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Evolutionary highways to persistent bacterial infection

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Persistent infections require bacteria to evolve from their naïve colonization state by optimizing fitness in the host via simultaneous adaptation of multiple traits, which can obscure evolutionary trends and complicate infection management. Accordingly, here we screen 8 infection-relevant phenotypes of 443 longitudinal Pseudomonas aeruginosa isolates from 39 young cystic fibrosis patients over 10 years. Using statistical modeling, we map evolutionary trajectories and identify trait correlations accounting for patient-specific influences. By integrating previous genetic analyses of 474 isolates, we provide a window into early adaptation to the host, finding: (1) a 2-3 year timeline of rapid adaptation after colonization, (2) variant "naïve" and "adapted" states reflecting discordance between phenotypic and genetic adaptation, (3) adaptive trajectories leading to persistent infection via three distinct evolutionary modes, and (4) new associations between phenotypes and pathoadaptive mutations. Ultimately, we effectively deconvolute complex trait adaptation, offering a framework for evolutionary studies and precision medicine in clinical microbiology.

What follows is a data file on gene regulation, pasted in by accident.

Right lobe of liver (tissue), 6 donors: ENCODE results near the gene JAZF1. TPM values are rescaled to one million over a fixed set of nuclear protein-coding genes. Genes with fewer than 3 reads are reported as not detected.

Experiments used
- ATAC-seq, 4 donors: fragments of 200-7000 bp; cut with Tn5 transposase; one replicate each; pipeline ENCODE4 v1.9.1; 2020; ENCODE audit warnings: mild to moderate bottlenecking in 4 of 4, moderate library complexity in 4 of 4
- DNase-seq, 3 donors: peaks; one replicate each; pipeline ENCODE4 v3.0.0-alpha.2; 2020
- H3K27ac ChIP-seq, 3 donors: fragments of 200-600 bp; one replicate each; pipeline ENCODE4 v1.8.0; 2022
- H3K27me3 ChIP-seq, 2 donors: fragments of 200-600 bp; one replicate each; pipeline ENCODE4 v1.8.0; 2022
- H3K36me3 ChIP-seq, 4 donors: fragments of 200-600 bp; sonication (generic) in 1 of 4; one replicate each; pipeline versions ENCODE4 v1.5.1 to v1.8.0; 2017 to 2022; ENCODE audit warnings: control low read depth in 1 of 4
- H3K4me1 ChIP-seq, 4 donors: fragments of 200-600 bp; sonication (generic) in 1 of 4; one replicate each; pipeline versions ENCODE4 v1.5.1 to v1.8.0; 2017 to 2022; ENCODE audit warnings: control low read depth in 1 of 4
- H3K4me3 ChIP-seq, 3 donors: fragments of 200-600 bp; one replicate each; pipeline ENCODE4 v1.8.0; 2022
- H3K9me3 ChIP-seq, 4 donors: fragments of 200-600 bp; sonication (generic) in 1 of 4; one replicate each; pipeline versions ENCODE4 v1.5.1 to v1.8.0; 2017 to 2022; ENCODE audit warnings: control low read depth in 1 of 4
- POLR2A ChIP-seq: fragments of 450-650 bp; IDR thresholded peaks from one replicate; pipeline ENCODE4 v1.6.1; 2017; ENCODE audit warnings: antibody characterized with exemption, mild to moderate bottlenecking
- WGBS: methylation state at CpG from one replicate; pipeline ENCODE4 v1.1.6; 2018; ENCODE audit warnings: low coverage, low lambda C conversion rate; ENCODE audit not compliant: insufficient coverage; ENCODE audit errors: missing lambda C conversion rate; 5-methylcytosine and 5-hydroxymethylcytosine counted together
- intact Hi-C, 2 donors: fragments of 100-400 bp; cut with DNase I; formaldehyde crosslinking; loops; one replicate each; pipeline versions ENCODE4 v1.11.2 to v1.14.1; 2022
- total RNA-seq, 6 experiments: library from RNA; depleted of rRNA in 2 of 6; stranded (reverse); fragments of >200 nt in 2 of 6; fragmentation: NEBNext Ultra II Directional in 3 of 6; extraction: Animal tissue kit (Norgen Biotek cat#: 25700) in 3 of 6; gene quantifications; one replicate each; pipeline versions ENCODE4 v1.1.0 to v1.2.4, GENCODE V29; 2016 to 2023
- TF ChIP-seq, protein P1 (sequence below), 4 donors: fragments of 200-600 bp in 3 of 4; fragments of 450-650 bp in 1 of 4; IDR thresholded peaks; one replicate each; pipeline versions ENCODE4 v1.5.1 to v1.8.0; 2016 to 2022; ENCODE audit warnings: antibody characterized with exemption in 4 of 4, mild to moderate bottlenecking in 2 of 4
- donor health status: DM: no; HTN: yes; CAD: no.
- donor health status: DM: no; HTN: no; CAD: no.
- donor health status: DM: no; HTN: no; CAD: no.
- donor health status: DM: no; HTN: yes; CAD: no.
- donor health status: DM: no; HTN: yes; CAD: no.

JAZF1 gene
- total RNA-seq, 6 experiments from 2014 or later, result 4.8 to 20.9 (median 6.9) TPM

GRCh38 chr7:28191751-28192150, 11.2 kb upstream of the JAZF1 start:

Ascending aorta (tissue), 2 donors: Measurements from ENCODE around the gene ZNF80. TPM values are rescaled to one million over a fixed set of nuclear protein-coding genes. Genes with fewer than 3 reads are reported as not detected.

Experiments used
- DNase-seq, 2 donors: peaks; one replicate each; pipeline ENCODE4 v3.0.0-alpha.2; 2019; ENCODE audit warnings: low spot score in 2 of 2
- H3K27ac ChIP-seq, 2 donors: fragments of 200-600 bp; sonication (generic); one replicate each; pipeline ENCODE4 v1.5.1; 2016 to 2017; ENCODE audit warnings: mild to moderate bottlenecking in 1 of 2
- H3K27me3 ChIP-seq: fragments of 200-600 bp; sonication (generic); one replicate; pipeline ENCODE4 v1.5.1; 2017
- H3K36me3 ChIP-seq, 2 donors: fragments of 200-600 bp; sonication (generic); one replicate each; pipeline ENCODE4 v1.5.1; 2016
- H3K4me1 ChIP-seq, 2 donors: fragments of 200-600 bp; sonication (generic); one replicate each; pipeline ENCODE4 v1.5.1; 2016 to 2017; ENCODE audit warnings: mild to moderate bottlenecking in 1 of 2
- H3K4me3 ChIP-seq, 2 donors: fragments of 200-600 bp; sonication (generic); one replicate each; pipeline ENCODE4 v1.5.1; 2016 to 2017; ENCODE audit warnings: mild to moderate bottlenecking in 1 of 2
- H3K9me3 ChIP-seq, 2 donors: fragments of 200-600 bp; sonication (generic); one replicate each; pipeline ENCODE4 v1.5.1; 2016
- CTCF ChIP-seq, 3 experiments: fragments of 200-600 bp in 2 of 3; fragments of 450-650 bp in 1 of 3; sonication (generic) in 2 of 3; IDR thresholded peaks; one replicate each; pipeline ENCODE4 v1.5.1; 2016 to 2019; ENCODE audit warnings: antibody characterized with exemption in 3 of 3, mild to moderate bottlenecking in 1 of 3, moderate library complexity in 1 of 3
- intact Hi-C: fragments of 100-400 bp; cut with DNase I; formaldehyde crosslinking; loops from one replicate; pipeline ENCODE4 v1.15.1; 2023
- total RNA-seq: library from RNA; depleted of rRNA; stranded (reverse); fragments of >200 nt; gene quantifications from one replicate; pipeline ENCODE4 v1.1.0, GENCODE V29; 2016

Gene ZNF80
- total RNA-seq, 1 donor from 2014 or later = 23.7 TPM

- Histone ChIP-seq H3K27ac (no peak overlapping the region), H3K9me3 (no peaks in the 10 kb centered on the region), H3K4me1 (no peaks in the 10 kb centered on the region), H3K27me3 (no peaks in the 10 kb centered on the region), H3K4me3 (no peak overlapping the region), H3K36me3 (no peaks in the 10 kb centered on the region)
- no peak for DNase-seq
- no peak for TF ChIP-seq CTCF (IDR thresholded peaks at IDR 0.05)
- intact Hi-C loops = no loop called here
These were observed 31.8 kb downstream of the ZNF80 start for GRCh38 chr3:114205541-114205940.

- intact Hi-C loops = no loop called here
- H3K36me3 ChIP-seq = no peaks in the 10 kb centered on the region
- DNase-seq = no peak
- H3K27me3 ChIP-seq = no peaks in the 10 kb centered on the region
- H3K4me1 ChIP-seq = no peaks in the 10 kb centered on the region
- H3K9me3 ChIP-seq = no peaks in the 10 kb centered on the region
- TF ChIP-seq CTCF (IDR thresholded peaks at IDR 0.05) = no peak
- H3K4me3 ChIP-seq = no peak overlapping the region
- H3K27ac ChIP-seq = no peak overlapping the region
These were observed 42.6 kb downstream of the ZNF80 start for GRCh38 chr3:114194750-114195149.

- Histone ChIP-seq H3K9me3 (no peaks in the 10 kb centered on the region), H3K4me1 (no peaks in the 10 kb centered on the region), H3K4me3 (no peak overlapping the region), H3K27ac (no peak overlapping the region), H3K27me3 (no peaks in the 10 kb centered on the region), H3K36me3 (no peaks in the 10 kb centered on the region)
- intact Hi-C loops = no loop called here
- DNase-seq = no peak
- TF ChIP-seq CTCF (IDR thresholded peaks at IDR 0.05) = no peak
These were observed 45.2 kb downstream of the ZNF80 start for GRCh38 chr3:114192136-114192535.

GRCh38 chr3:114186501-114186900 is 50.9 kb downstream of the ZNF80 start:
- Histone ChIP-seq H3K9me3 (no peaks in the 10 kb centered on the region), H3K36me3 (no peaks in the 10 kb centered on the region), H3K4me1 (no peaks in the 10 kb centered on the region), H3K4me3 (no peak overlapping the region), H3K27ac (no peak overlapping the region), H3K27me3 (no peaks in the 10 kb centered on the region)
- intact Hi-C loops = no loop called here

OriginalsprogEngelsk
TidsskriftNature Communications
Vol/bind10
Udgave nummer1
Sider (fra-til)629
ISSN2041-1723
DOI
StatusUdgivet - 7 feb. 2019

ID: 59014025